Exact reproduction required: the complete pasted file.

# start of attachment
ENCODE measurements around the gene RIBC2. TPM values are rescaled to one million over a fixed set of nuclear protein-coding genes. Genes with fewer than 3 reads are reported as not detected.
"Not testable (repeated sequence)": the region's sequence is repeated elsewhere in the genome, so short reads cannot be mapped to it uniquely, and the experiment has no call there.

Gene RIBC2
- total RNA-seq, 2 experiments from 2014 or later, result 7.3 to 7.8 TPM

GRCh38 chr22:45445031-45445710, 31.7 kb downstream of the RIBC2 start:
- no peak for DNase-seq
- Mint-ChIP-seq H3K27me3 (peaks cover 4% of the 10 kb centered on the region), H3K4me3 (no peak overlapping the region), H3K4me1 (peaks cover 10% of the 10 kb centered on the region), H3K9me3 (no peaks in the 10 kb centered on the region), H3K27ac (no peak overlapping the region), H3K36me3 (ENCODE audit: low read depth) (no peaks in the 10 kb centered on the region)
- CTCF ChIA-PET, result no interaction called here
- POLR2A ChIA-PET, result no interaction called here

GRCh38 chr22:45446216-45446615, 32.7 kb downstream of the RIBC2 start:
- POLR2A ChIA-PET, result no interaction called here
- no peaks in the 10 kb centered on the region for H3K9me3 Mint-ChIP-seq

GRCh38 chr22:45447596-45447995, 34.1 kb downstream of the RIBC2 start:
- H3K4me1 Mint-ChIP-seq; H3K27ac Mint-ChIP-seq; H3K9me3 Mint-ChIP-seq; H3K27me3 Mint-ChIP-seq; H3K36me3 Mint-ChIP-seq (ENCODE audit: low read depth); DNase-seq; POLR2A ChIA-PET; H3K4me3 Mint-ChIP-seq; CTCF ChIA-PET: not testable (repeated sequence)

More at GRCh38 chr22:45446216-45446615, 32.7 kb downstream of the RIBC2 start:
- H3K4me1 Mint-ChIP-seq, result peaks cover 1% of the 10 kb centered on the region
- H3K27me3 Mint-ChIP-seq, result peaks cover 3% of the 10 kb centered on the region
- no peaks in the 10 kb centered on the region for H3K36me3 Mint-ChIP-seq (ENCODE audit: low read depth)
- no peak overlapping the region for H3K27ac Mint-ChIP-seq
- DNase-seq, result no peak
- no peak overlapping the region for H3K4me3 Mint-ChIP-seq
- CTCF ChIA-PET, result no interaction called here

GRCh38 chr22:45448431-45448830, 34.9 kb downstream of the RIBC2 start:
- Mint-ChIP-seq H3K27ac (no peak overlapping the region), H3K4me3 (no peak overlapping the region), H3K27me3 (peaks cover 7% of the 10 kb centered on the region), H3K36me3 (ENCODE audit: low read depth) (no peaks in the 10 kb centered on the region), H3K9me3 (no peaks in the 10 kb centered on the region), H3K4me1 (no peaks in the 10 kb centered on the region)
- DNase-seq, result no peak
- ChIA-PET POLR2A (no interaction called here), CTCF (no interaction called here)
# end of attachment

ENCODE measurements around the gene RIBC2. TPM values are rescaled to one million over a fixed set of nuclear protein-coding genes. Genes with fewer than 3 reads are reported as not detected.
"Not testable (repeated sequence)": the region's sequence is repeated elsewhere in the genome, so short reads cannot be mapped to it uniquely, and the experiment has no call there.

Gene RIBC2
- total RNA-seq, 2 experiments from 2014 or later, result 7.3 to 7.8 TPM

GRCh38 chr22:45445031-45445710, 31.7 kb downstream of the RIBC2 start:
- no peak for DNase-seq
- Mint-ChIP-seq H3K27me3 (peaks cover 4% of the 10 kb centered on the region), H3K4me3 (no peak overlapping the region), H3K4me1 (peaks cover 10% of the 10 kb centered on the region), H3K9me3 (no peaks in the 10 kb centered on the region), H3K27ac (no peak overlapping the region), H3K36me3 (ENCODE audit: low read depth) (no peaks in the 10 kb centered on the region)
- CTCF ChIA-PET, result no interaction called here
- POLR2A ChIA-PET, result no interaction called here

GRCh38 chr22:45446216-45446615, 32.7 kb downstream of the RIBC2 start:
- POLR2A ChIA-PET, result no interaction called here
- no peaks in the 10 kb centered on the region for H3K9me3 Mint-ChIP-seq

GRCh38 chr22:45447596-45447995, 34.1 kb downstream of the RIBC2 start:
- H3K4me1 Mint-ChIP-seq; H3K27ac Mint-ChIP-seq; H3K9me3 Mint-ChIP-seq; H3K27me3 Mint-ChIP-seq; H3K36me3 Mint-ChIP-seq (ENCODE audit: low read depth); DNase-seq; POLR2A ChIA-PET; H3K4me3 Mint-ChIP-seq; CTCF ChIA-PET: not testable (repeated sequence)

More at GRCh38 chr22:45446216-45446615, 32.7 kb downstream of the RIBC2 start:
- H3K4me1 Mint-ChIP-seq, result peaks cover 1% of the 10 kb centered on the region
- H3K27me3 Mint-ChIP-seq, result peaks cover 3% of the 10 kb centered on the region
- no peaks in the 10 kb centered on the region for H3K36me3 Mint-ChIP-seq (ENCODE audit: low read depth)
- no peak overlapping the region for H3K27ac Mint-ChIP-seq
- DNase-seq, result no peak
- no peak overlapping the region for H3K4me3 Mint-ChIP-seq
- CTCF ChIA-PET, result no interaction called here

GRCh38 chr22:45448431-45448830, 34.9 kb downstream of the RIBC2 start:
- Mint-ChIP-seq H3K27ac (no peak overlapping the region), H3K4me3 (no peak overlapping the region), H3K27me3 (peaks cover 7% of the 10 kb centered on the region), H3K36me3 (ENCODE audit: low read depth) (no peaks in the 10 kb centered on the region), H3K9me3 (no peaks in the 10 kb centered on the region), H3K4me1 (no peaks in the 10 kb centered on the region)
- DNase-seq, result no peak
- ChIA-PET POLR2A (no interaction called here), CTCF (no interaction called here)